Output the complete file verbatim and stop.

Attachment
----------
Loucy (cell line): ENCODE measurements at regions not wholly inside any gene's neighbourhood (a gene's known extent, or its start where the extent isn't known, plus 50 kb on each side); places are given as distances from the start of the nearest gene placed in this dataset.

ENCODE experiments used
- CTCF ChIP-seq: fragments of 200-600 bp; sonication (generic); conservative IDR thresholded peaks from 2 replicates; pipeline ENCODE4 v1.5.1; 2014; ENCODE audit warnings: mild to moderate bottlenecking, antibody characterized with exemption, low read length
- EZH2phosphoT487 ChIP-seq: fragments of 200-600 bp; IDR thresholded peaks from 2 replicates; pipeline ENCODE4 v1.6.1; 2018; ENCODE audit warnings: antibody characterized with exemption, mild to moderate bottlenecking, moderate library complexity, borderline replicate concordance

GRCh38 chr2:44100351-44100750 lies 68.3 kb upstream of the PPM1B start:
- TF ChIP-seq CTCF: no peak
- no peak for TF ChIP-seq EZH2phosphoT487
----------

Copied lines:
Loucy (cell line): ENCODE measurements at regions not wholly inside any gene's neighbourhood (a gene's known extent, or its start where the extent isn't known, plus 50 kb on each side); places are given as distances from the start of the nearest gene placed in this dataset.

ENCODE experiments used
- CTCF ChIP-seq: fragments of 200-600 bp; sonication (generic); conservative IDR thresholded peaks from 2 replicates; pipeline ENCODE4 v1.5.1; 2014; ENCODE audit warnings: mild to moderate bottlenecking, antibody characterized with exemption, low read length
- EZH2phosphoT487 ChIP-seq: fragments of 200-600 bp; IDR thresholded peaks from 2 replicates; pipeline ENCODE4 v1.6.1; 2018; ENCODE audit warnings: antibody characterized with exemption, mild to moderate bottlenecking, moderate library complexity, borderline replicate concordance

GRCh38 chr2:44100351-44100750 lies 68.3 kb upstream of the PPM1B start:
- TF ChIP-seq CTCF: no peak
- no peak for TF ChIP-seq EZH2phosphoT487